In Israel, any turn of a spade can reveal surprising pieces of history.
That occurred recently when a large winepress from about A.D. 500, the early Byzantine era, turned up southwest of Jerusalem near the spa town of Hamei Yoav.
Archaeologists representing the Israel Antiquities Authority believe the location of the winepress, along an ancient road that led to the port of Ashkelon, would have facilitated the export of wine to Europe and North Africa.
This site was excavated before the construction of a banquet garden. The archaeologists uncovered six fermentation compartments, a large treading floor where a screw press once stood, a settling vat, and two collecting pits, all spreading across more than 100 square yards (84 square meters). These discoveries will now be incorporated into the plans for the garden.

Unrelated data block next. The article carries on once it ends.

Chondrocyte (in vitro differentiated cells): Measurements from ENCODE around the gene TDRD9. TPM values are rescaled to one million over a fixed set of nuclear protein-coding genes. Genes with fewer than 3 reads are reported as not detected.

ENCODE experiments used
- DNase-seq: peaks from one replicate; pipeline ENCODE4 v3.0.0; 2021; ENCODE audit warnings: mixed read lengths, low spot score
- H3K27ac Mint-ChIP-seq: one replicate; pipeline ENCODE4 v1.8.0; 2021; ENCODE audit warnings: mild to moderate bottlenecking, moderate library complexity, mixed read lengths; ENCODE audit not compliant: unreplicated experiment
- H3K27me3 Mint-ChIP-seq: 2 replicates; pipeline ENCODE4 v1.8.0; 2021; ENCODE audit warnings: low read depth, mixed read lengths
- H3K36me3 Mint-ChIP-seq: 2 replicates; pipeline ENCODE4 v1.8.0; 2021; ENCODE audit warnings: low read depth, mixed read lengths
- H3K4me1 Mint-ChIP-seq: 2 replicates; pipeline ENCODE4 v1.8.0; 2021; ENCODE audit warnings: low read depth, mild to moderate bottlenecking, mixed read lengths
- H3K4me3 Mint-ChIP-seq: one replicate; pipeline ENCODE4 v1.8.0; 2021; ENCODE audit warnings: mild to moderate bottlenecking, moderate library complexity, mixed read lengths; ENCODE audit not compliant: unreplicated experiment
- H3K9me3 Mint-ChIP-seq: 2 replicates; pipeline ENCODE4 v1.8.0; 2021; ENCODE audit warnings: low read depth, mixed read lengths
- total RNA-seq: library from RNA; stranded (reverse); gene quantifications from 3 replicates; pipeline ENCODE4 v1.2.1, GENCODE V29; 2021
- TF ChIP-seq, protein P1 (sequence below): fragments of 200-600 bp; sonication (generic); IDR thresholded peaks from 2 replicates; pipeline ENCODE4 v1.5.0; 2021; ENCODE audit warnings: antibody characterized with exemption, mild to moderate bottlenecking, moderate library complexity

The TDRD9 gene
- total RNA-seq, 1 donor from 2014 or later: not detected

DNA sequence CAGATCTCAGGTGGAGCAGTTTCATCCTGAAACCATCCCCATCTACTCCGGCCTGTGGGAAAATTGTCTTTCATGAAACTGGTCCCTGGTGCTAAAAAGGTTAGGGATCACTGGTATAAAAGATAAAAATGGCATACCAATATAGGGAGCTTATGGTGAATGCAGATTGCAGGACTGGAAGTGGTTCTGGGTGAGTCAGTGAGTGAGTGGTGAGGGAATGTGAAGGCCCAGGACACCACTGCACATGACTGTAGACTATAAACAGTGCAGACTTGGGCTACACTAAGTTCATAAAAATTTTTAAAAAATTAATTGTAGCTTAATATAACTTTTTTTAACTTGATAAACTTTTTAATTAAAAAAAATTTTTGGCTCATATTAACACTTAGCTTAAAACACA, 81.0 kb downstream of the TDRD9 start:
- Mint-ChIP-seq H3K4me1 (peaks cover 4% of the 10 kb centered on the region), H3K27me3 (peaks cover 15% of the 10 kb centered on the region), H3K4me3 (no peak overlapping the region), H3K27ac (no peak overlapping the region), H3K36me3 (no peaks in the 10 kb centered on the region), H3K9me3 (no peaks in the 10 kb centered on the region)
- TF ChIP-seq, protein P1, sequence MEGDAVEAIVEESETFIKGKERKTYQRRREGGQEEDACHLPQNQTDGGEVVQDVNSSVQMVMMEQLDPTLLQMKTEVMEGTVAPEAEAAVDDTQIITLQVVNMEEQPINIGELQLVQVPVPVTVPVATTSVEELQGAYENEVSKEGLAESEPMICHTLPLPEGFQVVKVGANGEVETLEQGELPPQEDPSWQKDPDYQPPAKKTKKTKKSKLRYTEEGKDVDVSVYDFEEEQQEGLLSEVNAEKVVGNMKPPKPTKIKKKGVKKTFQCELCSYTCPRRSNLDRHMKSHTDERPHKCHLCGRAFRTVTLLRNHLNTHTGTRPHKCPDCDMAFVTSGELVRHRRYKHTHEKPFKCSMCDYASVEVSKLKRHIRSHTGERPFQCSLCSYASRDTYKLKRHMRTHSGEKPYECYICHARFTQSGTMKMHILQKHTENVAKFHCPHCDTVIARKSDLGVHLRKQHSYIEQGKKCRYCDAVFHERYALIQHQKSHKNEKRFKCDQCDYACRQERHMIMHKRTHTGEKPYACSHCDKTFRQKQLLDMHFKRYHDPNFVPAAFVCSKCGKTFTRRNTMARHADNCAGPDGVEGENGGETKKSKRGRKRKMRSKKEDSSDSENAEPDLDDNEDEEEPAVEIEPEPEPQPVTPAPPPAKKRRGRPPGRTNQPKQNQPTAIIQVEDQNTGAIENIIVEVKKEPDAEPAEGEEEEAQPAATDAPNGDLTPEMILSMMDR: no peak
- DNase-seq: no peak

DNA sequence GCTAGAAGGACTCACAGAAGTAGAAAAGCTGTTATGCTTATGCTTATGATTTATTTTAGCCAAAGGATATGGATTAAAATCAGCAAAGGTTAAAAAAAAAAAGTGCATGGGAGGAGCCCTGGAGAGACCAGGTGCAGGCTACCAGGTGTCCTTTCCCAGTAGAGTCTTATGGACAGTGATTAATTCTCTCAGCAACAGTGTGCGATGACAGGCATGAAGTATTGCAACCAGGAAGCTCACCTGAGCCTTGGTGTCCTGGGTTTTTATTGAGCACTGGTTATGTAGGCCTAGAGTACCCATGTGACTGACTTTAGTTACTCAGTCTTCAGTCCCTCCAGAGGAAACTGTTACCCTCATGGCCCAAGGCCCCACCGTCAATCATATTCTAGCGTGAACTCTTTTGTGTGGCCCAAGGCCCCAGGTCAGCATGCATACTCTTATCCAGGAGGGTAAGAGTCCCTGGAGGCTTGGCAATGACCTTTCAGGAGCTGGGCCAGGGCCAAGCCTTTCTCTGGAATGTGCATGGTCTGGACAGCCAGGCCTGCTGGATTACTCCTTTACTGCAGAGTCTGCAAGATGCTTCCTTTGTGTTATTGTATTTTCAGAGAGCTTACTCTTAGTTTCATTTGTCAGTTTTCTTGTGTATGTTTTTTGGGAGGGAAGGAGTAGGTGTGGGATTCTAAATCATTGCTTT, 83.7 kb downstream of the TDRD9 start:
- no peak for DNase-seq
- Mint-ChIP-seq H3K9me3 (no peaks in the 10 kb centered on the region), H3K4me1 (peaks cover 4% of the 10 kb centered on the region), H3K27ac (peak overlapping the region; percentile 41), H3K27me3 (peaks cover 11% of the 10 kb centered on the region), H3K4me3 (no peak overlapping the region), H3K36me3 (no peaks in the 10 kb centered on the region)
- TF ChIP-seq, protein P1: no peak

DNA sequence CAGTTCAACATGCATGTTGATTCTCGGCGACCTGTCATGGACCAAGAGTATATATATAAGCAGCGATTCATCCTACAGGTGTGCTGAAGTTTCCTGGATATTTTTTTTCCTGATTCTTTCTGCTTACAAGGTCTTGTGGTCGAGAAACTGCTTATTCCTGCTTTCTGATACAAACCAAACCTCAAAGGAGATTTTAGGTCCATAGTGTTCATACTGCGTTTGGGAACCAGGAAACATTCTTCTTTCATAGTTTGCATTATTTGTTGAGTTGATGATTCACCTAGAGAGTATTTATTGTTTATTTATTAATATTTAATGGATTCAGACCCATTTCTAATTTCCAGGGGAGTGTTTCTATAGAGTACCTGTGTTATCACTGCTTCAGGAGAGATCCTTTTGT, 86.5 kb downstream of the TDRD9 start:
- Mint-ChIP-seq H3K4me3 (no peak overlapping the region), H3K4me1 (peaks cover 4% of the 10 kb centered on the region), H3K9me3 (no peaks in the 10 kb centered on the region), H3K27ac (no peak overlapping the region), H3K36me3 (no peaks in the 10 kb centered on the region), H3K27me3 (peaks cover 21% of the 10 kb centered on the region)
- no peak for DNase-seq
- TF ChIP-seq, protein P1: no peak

In this same area, the archaeologists found a miniature model of a Byzantine church, about the size of a loaf of bread, indicating that the owner of the winepress was likely a Christian. The intact ceramic structure appears to be a religious lantern. Patterns cut into its roof and walls would have cast flickering crosses of light on the walls of a room. An oval opening in one end allowed an oil lamp to be placed inside.
Such miniature churches are rare finds, says Deborah Brown, the librarian for Byzantine studies at Harvard University's Dumbarton Oaks research center in Washington, D.C., but two-dimensional renderings appear in mosaics of the era.